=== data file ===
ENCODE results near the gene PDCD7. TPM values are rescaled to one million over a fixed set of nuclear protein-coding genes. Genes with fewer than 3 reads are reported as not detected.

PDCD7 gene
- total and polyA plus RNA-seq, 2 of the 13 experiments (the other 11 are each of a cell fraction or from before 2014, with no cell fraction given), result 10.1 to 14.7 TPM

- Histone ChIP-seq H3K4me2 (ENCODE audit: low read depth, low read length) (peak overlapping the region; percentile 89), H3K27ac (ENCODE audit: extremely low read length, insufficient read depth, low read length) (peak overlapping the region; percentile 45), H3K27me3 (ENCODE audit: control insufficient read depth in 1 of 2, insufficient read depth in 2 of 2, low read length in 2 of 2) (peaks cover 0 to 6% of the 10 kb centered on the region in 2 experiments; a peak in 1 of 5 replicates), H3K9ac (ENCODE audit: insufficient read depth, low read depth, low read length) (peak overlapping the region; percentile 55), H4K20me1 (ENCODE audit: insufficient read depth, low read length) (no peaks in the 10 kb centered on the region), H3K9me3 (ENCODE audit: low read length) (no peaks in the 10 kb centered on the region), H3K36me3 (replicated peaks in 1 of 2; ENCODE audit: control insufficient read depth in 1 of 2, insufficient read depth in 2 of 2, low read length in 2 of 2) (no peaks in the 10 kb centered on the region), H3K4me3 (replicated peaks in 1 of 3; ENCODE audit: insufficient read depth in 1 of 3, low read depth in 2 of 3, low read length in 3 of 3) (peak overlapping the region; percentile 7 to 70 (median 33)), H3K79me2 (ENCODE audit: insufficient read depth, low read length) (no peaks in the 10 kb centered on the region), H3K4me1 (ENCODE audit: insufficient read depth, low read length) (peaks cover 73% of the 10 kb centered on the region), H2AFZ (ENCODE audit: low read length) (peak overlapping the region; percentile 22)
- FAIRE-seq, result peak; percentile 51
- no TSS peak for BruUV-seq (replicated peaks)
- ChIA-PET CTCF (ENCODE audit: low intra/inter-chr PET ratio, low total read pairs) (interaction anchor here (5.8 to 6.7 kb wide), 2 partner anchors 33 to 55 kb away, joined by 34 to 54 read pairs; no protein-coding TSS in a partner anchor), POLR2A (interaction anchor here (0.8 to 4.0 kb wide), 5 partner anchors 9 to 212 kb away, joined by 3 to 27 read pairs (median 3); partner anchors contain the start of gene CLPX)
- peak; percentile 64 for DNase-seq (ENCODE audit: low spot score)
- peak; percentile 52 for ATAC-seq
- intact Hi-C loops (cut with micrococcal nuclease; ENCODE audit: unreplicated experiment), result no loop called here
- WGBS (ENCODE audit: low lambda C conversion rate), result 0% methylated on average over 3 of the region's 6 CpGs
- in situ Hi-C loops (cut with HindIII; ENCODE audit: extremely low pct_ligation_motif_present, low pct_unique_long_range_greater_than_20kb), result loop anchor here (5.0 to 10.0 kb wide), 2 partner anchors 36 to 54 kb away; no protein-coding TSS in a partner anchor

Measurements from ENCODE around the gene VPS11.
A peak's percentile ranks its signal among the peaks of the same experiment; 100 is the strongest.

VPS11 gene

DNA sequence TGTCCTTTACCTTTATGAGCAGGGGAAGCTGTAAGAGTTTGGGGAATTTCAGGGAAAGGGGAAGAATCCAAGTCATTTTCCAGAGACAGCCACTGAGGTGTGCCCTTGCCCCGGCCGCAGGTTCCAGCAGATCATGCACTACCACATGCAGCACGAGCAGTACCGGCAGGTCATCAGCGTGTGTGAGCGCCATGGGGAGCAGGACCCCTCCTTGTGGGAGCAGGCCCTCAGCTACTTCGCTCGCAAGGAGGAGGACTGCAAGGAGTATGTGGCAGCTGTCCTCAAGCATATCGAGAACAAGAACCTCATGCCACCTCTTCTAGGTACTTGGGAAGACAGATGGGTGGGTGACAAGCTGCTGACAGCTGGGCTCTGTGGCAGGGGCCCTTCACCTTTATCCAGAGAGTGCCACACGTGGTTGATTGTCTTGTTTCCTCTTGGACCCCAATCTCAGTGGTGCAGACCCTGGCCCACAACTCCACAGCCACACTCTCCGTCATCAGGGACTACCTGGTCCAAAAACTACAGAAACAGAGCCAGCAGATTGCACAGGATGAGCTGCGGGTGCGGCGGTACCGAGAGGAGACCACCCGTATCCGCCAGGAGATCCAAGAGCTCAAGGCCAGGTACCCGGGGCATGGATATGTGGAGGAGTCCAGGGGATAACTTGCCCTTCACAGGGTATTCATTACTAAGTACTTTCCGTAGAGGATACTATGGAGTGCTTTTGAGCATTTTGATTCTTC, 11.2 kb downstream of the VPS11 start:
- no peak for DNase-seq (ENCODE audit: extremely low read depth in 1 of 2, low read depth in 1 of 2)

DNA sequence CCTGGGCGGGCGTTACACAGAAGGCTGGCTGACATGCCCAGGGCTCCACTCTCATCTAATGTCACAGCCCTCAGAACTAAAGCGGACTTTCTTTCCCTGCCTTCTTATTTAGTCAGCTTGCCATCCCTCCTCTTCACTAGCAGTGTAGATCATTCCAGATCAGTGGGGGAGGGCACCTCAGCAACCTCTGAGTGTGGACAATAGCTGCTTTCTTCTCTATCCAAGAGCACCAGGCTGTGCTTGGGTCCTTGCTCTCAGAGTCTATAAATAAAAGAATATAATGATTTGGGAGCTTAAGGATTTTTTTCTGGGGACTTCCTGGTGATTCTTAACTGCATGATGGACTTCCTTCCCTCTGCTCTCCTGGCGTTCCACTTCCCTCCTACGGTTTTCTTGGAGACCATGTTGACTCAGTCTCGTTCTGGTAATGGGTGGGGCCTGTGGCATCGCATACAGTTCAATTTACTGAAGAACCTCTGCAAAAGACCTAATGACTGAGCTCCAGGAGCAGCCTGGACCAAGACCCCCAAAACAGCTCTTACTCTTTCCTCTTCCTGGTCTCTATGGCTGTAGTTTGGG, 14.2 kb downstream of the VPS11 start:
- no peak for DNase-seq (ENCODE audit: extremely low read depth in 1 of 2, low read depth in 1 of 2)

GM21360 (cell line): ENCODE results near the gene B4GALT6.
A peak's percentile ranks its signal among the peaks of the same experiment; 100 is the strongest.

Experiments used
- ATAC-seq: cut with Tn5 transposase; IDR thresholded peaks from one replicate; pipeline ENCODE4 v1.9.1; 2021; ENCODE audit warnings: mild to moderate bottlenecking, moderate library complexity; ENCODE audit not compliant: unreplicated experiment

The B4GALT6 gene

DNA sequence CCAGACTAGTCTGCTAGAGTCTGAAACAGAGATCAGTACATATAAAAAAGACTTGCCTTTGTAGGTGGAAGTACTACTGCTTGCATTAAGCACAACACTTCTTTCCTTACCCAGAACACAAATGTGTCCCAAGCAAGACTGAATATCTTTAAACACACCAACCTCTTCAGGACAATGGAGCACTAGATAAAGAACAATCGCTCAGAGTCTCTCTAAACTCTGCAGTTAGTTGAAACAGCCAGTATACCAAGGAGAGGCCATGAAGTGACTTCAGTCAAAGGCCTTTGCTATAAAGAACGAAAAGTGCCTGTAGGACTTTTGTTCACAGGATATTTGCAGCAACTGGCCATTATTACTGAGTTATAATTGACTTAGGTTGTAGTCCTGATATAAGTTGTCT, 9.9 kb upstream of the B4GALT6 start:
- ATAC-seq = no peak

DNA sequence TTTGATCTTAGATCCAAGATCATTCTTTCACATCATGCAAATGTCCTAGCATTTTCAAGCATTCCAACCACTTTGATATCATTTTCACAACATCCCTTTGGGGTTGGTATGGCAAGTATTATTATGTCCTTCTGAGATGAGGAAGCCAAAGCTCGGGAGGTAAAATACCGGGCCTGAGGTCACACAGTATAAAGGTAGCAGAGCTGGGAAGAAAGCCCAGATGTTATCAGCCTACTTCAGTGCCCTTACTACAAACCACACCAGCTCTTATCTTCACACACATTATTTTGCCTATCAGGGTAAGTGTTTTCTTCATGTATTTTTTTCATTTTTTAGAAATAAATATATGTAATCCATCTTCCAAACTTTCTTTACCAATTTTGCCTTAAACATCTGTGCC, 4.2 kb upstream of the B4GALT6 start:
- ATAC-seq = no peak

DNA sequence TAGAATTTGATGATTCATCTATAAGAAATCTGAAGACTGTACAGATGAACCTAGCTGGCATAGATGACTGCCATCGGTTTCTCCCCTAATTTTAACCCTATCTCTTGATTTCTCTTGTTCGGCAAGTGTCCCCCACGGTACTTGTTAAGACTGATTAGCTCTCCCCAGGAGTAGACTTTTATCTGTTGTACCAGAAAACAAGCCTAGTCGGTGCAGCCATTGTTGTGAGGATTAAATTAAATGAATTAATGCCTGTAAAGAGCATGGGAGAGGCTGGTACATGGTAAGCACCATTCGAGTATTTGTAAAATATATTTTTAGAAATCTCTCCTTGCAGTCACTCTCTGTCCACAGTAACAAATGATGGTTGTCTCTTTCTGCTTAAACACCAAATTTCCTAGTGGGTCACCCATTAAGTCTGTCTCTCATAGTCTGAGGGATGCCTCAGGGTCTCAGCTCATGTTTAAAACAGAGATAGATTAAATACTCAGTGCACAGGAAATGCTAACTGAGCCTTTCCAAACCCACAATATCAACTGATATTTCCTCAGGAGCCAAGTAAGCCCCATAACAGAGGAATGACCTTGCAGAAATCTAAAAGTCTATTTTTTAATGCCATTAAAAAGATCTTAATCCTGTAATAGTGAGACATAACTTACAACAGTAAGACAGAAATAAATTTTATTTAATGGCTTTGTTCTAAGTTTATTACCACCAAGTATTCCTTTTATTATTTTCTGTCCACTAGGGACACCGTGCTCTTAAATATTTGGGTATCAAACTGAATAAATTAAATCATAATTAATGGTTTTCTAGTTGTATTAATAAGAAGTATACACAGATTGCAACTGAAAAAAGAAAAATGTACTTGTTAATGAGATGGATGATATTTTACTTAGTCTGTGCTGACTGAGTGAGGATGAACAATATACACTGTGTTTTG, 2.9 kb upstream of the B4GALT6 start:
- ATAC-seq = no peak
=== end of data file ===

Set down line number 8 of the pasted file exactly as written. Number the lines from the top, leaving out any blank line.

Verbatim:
- peak; percentile 64 for DNase-seq (ENCODE audit: low spot score)